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Discover what makes Nintendo so special in today’s gaming world through Nintendo Inquirer’s N Factor series!

“What do you love about Nintendo? The more I ask myself that question, the more complex my answer gets. I decided to use the term “N factor” to describe my feelings, because while it’s near impossible to define, Nintendo’s best games all have some undeniable and exclusive allure about them. They’re the result of finely tuned ideas and ideals that collectively personify the company behind them.”

The N Factor series:

I’m happy to report that in 2015, Nintendo is still making games that further the definition of its carefully curated image. Even though the Wii U is pretty much a lock for its worst selling console to date, Nintendo has dutifully supported it with plenty of stellar titles spanning most of its biggest franchises. But this year also brought us something that fans often clamor for and critics constantly demand: new Nintendo IP. I’m talking, of course, about Splatoon.


This isn’t a review, so I’m not going to go on about modes, level design, multiplayer details, or any of the specifics about Splatoon that I have come to love. Instead, my aim here is to weigh my experiences with the game from two unique perspectives: my own and my kids’. Splatoon is one in a long line of games from Nintendo that truly transcends age, and since it’s a brand new franchise, I think it speaks double about Nintendo’s continued ability to craft experiences that can entertain and appeal to absolutely anyone.

I have three daughters. My oldest is six, and she can give me a run for my money in most of the games we play together, she will no doubt be my lifelong gaming buddy. I also have a three-year-old, who is just getting her feet wet, but has an unparalleled enthusiasm to join in. And while my youngest can’t do much more than drool on the controllers, I’m hopeful there, too. When I downloaded Splatoon, I didn’t know how it would go over. Super Mario 3D World, Donkey Kong Country, Captain Toad; I knew going in that these would be a hit with the kids. I mean, cat suits, come on. A third person shooter, though? I know I was certainly chomping at the bit to play it, but with the edgier tone and more complex controls and objectives, I could only hope the girls would dig it, too.

What I certainly didn’t expect was for it to become the only game my oldest wanted to play from that day forward. First, we spent a couple of weeks working through the campaign together. The highlights, for all of us, were the bosses. Though I couldn’t talk her into facing any of them herself, she and her sister would watch on pins and needles each time we would encounter a new one. The girls would slowly get their control bearings in the campaign’s hub world, a massive, self-cleaning canvas just waiting to be doused in colorful ink. It didn’t take much of this before they felt bold enough to start knocking out some of the levels, and even finding secrets that daddy was too impatient to seek out himself.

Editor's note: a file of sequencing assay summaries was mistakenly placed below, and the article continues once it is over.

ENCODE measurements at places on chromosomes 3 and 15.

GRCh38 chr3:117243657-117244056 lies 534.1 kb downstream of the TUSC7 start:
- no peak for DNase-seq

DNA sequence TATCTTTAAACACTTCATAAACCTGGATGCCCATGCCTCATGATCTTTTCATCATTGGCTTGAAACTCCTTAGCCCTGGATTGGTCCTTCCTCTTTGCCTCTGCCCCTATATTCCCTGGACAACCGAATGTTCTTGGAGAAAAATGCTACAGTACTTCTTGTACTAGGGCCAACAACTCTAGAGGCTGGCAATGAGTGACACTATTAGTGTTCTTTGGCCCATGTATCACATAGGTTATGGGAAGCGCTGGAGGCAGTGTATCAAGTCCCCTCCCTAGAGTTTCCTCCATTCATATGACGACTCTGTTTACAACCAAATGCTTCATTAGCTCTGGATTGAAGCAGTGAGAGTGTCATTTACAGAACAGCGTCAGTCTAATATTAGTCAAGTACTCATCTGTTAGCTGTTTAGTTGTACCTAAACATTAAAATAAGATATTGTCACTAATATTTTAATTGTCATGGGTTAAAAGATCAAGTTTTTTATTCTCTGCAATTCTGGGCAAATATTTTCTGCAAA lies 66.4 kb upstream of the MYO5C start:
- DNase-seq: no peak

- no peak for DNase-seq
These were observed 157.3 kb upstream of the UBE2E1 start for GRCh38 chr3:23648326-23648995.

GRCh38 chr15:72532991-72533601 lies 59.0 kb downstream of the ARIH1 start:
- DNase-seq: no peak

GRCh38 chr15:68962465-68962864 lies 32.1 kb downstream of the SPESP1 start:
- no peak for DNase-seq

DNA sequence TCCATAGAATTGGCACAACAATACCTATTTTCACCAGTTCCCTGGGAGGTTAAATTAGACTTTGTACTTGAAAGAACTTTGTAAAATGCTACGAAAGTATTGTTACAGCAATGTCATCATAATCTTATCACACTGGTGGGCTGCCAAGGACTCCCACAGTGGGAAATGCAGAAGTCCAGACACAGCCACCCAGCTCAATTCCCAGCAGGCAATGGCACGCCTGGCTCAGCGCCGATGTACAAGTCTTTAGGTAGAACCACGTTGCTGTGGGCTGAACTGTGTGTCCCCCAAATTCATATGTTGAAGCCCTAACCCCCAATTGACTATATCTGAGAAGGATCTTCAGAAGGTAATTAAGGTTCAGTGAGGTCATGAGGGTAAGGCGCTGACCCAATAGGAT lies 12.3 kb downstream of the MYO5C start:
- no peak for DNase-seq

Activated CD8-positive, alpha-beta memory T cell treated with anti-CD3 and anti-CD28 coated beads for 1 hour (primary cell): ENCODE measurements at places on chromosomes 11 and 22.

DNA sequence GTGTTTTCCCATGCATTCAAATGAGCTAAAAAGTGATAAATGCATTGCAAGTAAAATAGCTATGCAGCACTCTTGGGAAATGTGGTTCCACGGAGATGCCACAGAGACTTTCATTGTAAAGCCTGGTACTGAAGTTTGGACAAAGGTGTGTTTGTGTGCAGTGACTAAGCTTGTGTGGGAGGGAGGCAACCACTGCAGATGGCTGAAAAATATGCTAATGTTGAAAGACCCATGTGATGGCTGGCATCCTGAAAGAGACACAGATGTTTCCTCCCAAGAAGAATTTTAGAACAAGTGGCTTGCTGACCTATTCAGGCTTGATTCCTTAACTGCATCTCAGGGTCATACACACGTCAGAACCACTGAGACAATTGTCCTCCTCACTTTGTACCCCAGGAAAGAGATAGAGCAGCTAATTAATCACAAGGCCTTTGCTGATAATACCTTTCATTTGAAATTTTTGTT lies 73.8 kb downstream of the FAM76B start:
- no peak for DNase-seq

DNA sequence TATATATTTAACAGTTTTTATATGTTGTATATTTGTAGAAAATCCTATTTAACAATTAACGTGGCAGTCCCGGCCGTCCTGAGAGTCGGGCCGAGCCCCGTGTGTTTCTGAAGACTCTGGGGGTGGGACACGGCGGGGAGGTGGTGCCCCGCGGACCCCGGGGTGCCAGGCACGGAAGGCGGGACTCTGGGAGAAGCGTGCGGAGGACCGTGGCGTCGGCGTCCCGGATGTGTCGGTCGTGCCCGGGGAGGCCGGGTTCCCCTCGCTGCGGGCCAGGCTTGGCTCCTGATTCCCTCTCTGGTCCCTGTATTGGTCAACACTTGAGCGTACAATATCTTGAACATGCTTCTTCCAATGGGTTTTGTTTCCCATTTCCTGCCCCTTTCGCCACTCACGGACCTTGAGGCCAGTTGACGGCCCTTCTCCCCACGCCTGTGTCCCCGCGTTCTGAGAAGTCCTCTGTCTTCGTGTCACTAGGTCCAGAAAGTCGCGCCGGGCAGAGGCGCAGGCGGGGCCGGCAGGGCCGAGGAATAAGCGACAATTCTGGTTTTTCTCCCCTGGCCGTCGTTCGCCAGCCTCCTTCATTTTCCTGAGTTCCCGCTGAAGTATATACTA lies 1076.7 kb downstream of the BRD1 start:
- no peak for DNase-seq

Maybe it’s the cathartic feeling of making a mess, maybe it’s the dress-up element; it could even be that they appreciated the competitive nature of the game. Whatever it was that drew my kids to Splatoon, I was truly impressed with its ability to not only pull them in, but to hold their attention for days, weeks, and now months on end. Now we find ourselves in the awesome position of playing alternating multiplayer matches to earn gold and level up so we can try out new weapons and dress up our Inkling together. An activity that, amazingly, has me just as enthralled as it does them.

As much of a thrill as it is to watch my kiddos splat enemies right and left, I do have to use my parental powers to commandeer the controller sometimes. Why? Because I’m hopelessly addicted to Splatoon, too. Collectively, we have sunk over 100 hours into it now, we’re sitting at around level 27, and we play at least a couple of matches almost every… single… day. I have plenty of daddy-only games that I play on my own, and some happen to be shooters. Still, I can’t remember the last time I put that kind of hour count into an online competitive game of any kind. And with a level cap of 50 and more maps, equipiment and weapons on the way, we’re showing absolutely no signs of slowing down.


I’ll reiterate. There are dozens of Nintendo games that I could list off the top of my head that I think absolutely anyone could enjoy. So why did I choose Splatoon to illustrate Nintendo’s age-agnostic appeal? Simple: It’s the first game that my kids and I fell in love with together.

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Written by Brittin Shauers

Brittin literally grew up with Link, Mario and Samus. These three characters and their worlds collectively capture everything that he loves about video games.